Scientists from the Max Planck Institute of Colloids and Interfaces, Potsdam, and from eight other scientific institutions in Germany, France, the Netherlands, and Italy have received 2 Million Euro from the European Union for research on "Active Biomimetic Systems". These systems involve two types of biomolecular nanomachines, growing filaments and stepping motors, which are able to generate force in the nanodomain. The research network, which is coordinated by Prof. Reinhard Lipowsky, will elucidate the molecular mechanism underlying this force generation and will explore new possibilities for the integration of these molecular machines into nano- and microsystems. The network was launched on May 1, 2005.
Biomimetic systems mimic or imitate certain aspects of biological systems. One astounding aspect of biological cells is their ability to undergo dramatic morphological transformations: they can adapt their shape in order to squeeze themselves through very narrow pores, they can extend long 'feet' in order to crawl along surfaces, and they can divide themselves up into two daughter cells. All of these transformation processes are based on two types of biomolecular nanomachines: growing filaments and stepping motors.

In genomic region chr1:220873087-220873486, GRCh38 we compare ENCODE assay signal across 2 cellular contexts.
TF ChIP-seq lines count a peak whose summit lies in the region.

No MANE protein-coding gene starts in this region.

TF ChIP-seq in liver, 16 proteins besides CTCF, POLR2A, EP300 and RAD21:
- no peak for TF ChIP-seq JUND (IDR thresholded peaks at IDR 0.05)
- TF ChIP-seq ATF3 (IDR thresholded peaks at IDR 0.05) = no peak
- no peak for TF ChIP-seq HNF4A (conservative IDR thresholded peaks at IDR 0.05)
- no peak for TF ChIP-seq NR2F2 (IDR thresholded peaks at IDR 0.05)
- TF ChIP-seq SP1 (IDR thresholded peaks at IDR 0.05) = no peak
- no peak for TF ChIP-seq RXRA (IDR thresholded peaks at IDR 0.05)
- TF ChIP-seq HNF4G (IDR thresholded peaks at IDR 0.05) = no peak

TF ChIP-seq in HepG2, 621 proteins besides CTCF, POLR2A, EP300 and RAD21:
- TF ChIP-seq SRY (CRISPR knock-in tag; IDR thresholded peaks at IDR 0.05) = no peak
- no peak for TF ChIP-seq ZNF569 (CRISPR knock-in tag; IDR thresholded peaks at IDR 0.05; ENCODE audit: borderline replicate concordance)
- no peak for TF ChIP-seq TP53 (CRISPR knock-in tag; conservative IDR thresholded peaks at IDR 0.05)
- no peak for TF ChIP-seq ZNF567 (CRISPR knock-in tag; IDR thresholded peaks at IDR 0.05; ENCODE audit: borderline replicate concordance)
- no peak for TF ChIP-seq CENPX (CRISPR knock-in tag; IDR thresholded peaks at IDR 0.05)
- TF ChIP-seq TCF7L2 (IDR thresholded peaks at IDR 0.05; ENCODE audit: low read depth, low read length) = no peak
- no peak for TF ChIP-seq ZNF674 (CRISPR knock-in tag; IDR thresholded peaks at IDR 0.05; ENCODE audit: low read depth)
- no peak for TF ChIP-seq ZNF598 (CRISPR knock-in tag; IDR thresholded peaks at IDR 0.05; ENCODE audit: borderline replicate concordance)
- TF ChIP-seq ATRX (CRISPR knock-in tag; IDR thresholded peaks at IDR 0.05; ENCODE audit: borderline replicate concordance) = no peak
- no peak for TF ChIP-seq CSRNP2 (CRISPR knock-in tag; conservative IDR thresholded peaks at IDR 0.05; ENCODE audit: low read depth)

Both types of nanomachines are constructed from proteins but use distinct mechanisms for force generation. Filaments are rod-like structures with a thickness of about 10 nanometers but a length of many micrometers. One end of the filament grows by the addition of nanometer-sized building blocks and, in this way, generates a pushing force. Stepping motors are proteins with two identical 'legs', which are about 10 nanometers in size. When in contact with a filament, such a motor undergoes a certain conformational transformation, a so-called "power stroke", which enables the motor to generate a pulling
Contact: Prof. Dr. Reinhard Lipowsky